Friday, September 13, 2013

Straight From the Mouth of 'Lion's Head Deception' Chuck Waldron

Chuck Waldron’s latest novel, Lion's Head Deception, is a dystopian story about an investigative blogger who uncovers more than he ever imagines...and has no idea what to do with his discovery.

An investigative blogger uncovers a sinister conspiracy, a billionaire's plan backed by select government officials, designed to exterminate citizens who do not live up to a predetermined screening matrix; under the guise of rioting and a destabilized city, the plan is implemented and the blogger fights not only to discover and reveal the truth, but to survive.

"I grew up," Chuck said, "listening to my grandfather, an Ozark Mountain story teller, spinning tales of the caves on his farm, describing them as hiding places once used by the Jesse & Frank James' gang. It didn't matter if the stories were true or not. Those legends set fire to my imagination, creating images that emerged slowly over the years, finally igniting as my short stories and novels."

Now, thirty-plus short stories and three novels later, ideas keep coming, with more novels under development. Do they share anything in common? Each has its own unique voice and tale to tell, yet, at their heart, his stories tell about the human condition - the good, the bad and the ugly.

As Chuck tells it, "stored images that echo in my writing include train whistles in the night, Norman Rockwell childhood scenes, U.S. Army memories, blue collar jobs, university, a professional career, and finally retirement. Many of my images are drawn from this pool of memories: places visited, sights seen, and people met. The rest I fill in with my imagination: dreams of places yet to be visited, sights yet to be seen, and people yet to meet."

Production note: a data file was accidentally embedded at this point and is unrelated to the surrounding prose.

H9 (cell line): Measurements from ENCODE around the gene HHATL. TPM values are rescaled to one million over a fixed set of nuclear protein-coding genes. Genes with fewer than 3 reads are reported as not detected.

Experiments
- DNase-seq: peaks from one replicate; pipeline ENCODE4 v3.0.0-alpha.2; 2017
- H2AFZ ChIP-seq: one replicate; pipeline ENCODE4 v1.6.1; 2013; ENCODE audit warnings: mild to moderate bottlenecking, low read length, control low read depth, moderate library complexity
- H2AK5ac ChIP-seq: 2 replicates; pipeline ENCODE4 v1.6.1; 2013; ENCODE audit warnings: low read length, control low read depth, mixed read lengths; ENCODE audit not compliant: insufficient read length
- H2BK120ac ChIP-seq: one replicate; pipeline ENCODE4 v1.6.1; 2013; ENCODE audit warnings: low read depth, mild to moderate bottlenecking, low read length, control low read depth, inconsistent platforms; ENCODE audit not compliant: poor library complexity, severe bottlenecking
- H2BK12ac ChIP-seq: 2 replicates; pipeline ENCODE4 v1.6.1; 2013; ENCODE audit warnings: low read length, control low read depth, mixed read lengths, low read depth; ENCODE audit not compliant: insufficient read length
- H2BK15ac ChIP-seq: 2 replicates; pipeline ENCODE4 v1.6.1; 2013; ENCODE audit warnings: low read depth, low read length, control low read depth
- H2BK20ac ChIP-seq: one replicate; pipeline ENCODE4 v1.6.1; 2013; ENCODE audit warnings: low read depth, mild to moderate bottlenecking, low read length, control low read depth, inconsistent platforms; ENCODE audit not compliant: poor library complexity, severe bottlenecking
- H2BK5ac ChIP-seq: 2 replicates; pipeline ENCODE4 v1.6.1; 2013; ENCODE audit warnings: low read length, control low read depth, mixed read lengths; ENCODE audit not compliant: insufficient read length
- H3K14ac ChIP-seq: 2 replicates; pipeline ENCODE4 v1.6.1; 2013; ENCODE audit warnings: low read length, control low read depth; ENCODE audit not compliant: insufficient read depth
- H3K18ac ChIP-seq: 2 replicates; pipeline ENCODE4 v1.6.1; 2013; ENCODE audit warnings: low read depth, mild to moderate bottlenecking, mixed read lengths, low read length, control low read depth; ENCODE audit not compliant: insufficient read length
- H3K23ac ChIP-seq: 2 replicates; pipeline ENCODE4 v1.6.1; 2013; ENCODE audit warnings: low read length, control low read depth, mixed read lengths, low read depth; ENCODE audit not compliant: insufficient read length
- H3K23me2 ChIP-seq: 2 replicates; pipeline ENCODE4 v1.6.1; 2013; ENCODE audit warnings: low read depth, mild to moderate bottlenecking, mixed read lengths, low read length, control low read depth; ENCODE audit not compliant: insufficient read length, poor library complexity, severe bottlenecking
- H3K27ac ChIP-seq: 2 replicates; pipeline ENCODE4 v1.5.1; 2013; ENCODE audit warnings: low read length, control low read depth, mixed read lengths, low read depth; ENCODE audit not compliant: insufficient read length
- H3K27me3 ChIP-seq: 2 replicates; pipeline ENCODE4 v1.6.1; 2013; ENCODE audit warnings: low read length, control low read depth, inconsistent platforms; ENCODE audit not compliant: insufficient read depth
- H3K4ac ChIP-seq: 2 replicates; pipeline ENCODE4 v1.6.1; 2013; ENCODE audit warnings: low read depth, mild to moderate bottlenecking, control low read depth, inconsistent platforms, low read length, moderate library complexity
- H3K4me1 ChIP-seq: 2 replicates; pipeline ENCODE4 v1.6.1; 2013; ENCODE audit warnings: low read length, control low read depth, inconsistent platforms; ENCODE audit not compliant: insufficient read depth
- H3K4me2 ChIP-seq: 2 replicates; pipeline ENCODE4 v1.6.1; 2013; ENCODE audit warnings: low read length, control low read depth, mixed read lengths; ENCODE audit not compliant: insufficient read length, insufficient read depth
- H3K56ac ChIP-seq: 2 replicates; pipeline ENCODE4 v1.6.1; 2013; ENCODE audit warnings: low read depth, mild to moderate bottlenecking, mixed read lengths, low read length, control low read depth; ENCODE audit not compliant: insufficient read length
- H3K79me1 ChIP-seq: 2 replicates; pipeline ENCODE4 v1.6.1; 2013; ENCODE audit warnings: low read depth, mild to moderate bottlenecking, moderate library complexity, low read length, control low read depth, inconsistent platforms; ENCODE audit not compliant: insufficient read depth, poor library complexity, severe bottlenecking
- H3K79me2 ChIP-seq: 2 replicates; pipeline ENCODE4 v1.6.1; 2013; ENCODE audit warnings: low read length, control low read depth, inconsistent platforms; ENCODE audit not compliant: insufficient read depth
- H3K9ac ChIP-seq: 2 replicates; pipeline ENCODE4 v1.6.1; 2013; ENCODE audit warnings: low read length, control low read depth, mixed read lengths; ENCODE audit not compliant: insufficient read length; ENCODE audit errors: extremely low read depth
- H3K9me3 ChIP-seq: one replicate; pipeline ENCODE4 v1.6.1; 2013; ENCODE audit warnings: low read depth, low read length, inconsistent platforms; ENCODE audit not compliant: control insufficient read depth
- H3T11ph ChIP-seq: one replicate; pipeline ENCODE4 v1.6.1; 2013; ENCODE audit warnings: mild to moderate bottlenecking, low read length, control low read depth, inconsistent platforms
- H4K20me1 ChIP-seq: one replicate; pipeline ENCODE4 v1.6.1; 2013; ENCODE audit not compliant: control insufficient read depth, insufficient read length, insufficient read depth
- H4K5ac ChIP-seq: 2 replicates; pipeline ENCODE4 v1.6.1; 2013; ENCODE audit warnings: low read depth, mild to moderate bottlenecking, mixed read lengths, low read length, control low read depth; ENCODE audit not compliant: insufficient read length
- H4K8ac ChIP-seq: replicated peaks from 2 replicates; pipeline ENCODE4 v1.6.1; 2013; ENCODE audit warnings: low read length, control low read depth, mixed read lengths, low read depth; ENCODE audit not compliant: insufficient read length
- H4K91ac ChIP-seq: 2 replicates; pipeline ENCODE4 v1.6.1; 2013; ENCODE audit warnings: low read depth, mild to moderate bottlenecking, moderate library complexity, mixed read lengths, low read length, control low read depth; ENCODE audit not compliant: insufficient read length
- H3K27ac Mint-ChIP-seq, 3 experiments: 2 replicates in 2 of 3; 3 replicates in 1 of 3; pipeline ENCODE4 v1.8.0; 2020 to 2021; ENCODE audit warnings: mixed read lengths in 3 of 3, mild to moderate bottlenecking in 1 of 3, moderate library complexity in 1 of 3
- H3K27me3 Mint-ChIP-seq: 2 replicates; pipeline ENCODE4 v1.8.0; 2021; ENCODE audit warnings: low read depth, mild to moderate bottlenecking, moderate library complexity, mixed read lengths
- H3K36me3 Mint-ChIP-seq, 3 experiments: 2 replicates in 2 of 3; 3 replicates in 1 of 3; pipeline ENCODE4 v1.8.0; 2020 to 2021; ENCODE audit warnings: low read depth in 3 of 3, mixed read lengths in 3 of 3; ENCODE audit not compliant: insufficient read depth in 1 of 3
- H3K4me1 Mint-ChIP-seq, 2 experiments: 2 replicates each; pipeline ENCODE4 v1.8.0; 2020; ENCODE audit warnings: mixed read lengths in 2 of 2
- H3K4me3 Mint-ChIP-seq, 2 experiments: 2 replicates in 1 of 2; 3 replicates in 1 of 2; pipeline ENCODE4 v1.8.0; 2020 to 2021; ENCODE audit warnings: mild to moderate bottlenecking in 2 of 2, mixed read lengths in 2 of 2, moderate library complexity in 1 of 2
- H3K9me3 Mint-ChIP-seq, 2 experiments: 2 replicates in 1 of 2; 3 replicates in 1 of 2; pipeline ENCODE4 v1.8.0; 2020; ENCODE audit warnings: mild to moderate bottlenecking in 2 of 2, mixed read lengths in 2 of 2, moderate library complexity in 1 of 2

His literary roots were planted in the American Midwest and thrived when transplanted to the rich, cultural soil of Ontario. He and his wife, Suzanne, are now warmed by the sun on Florida’s Treasure Coast.

His latest book is Lion’s Head Deception.

Visit his website at

Thanks for letting us interrogate interview you!  Can you give us a go-for-the-gut answer as to why you wanted to be an author?

In looking back I realize I didn’t have a choice. I believe there are such things as plot bunnies (check Google). They have led me to characters whose stories just have to be told.

Tell us (we won’t tell promise!) is it all it’s cracked up to be?  I mean what are the perks and what are the demands?

Writing can be fun. Then, there’s the sweaty stuff, the editing and rewriting. Finally, I’ve never met an author who was prepared for the marketing.

Which route did you take – traditional or self-published – and can you give us the nitty gritty low down on what’s that like?

The publishing world is changing faster than the polar ice is melting. I decided to take responsibility for my own books. Since I slept through my English classes I make sure I have a good editor to rely on. I’ve been lucky to have some great cover designers. That said, I’m not sorry I chose indie publishing. The rewards are mine, and the mistakes…well, they’re mine as well.